Information Processing of Sexual Abuse in Elders

Ann W. Burgess; Paul T. Clements


J Foren Nurs. 2006;2(3):113-120. 

In This Article

Theoretical Analysis and Application

Sexual assault is a life-altering traumatic event and monitoring for manifestations of post-traumatic symptomology within the initial 3-6 months post-exposure is imperative (American Psychiatric Association, 2000).

The related disruptive sequelae indicate that the victim has been unsuccessful in implementing self-soothing techniques and cognitive management of the event. Typically, there is an unwanted but seemingly uncontrollable compulsion to dwell on the event which leads toward attempts, both overt and subtle, to prevent further assaults. This is most commonly seen via initial employment of defense mechanisms generally manifested in overarching individual and interpersonal response patterns of avoidance and/or aggression. The ability to successfully manage the traumatic insult will depend on a number of factors, including appraisal of the situation, previous experiences, surrounding support systems, and the capacity to intrapsychically process the event. However, for many elders, cognitive impairment, concomitant medication or medical-related issues, or underlying psychosocial issues (isolation, dependence on others, lack of awareness of resources) may interfere with such processing and integration.

In essence, these circumstances may prevent any attempts at effective interpretation of the event and subsequent actions such as reporting to the authorities, successfully navigating typically highly-charged affective states related to the trauma, establishing an anchor for safety, etc. (Brandl, 2003; Teitelman & Copolillo, 2002).

There are commonly displays of intrusive or avoidant behaviors, which are often noted as "new" or "disturbing," and are often reflective of the traumatic exposure or may be seen as the re-emergence or increased frequency and severity of previously displayed disruptive behaviors. For example, as noted in the case study of Ms. B, agency personnel noted both exaggerated cognitive and affective behaviors (increased crying, heightened anxiety, refusal to eat, depressed mood ) as well as the onset of a new disturbing behavior ("licking" and pulling the covers up to her chin when touched) that they attributed to the post-traumatic event timeline. For Ms. M, this was manifested by extreme hypervigilence and ongoing fear of a subsequent attack from the offender, believing that he sat in front of her house wearing a disguise and was watching her. These examples support the tenets that exposure to traumatic stimuli typically induces a biphasic state of hyperarousal and/or numbing, which may cause the victim to experience highly-emotional states with lower levels of thinking.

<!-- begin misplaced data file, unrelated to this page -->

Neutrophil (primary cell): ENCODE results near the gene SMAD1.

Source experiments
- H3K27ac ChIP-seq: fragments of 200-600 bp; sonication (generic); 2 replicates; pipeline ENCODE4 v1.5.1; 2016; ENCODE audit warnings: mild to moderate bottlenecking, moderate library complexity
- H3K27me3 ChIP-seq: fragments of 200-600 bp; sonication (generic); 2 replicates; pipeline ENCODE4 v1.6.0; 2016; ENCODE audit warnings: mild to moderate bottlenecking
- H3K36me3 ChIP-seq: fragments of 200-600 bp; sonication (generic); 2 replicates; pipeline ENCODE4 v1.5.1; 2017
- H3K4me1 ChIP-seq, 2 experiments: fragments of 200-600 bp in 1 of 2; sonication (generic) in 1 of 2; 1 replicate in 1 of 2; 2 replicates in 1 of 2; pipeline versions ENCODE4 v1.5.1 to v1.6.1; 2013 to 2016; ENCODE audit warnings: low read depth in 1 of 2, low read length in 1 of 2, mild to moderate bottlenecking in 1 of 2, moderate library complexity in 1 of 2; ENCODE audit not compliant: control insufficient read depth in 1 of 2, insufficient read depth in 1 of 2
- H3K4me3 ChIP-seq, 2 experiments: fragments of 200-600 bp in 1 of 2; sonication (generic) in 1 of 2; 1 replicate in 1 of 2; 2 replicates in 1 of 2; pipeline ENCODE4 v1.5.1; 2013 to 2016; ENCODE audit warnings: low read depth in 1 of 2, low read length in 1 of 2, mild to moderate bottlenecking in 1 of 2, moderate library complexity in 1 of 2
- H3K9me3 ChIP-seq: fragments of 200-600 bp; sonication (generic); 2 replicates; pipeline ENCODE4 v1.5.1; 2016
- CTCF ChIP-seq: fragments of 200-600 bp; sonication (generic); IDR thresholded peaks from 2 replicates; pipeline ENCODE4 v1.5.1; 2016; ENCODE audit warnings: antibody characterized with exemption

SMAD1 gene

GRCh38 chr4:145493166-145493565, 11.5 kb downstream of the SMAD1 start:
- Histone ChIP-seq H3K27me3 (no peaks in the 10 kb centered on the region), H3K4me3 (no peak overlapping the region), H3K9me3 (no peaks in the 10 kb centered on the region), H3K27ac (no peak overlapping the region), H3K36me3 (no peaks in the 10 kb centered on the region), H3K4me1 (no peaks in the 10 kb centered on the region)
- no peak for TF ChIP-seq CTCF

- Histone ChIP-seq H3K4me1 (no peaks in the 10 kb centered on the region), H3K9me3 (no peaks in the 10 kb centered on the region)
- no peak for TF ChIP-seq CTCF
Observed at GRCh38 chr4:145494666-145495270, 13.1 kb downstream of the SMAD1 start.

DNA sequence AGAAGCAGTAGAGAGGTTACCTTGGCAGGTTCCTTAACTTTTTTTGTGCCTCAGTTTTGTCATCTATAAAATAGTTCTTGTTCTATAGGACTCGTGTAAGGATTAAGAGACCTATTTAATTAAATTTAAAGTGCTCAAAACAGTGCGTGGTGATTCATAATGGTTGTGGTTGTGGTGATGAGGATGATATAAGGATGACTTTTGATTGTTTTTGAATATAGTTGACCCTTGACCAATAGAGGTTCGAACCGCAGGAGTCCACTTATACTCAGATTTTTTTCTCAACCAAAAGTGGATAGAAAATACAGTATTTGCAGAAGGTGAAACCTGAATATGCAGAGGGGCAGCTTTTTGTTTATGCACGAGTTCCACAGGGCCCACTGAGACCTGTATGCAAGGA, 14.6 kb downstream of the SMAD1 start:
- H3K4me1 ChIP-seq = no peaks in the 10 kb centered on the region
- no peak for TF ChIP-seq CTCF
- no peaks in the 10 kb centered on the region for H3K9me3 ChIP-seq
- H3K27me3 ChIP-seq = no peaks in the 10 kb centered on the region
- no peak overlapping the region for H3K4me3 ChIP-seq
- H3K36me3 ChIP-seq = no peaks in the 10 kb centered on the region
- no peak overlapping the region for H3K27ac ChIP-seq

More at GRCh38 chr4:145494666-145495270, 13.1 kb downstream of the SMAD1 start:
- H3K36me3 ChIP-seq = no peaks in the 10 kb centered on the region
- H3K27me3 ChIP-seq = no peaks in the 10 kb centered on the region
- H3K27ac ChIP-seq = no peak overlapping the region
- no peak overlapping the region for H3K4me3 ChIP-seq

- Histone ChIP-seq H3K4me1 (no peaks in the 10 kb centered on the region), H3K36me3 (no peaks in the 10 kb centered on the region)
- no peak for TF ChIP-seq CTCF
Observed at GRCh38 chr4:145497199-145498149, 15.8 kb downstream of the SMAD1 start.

Although potentially manifested differently in the elderly, particularly those with cognitive impairment, it is conceivable that this may often be misinterpreted as advancement of any existing cognitive impairment, such as dementia, or as manipulative behavior, perhaps secondary to a previously established personality disorder, or may even be misdiagnosed as psychosis.

Instead, what is more likely to be occurring is that subsequent to the sexual assault, the victim cannot adapt to the trauma and becomes disorganized, flooded, and overwhelmed and may experience and respond to visual and motoric reliving of the event with flashbacks and other intrusive thoughts that are generally preceded with physiologic arousal and environmental cuing (Lang, Bradley, & Cuthbert, 1990; Wenzlaff & Wegner, 2000).

These disruptions may affect the sensory, perceptual, cognitive, and interpersonal performance levels with symptoms including hyperactivity, somatic complaints (particularly new onset or without seeming medical foundation), emotional withdrawal, interpersonal agitation and other displays of "social inappropriateness," hypervigilence of others and surrounding activities, and nightmares (Gibson, 2005; Weintraub & Ruskin, 1999).

Behavioral and affective disruptions may involve both internal (intrapsychic) and external (interpersonal and environmental) cues that produce intrusions of images, auditory, and kinesthetic information associated with the trauma (Miller, Litz, Greif, & Wang, 2001; Phillips, & LeDoux, 1992) and may lead to future concerns about repeated danger (Burgess et al., 1995). Again, the symptoms of interpersonal disruption typically reflect patterns of avoidance and aggression.

The avoidant pattern is characterized by either denial of the event or episodes of numbing and dissociation as a method of avoiding remembering the trauma. As such, elder sexual assault victims may display a lack of energy for day-to-day living. Avoidant patterns of behaviors, such as an excessive fear of others, may be demonstrated as worries about general safety, fear of being alone, inquiries about who is working specific shifts at an agency, repeating statements about seemingly unrelated events, and an inability to assert or protect oneself.

The victims may appear distant and alienated and have a preoccupied daydreaming quality to their behavior. Phobic mannerisms may also be present via avoidance of cues or situations that trigger unpleasant sensations or memories. They may resfuse to participate in otherwise typical daily activities, be fearful of leaving their residence, and avoid participating in therapeutic programs or other social activities without obvious reasons.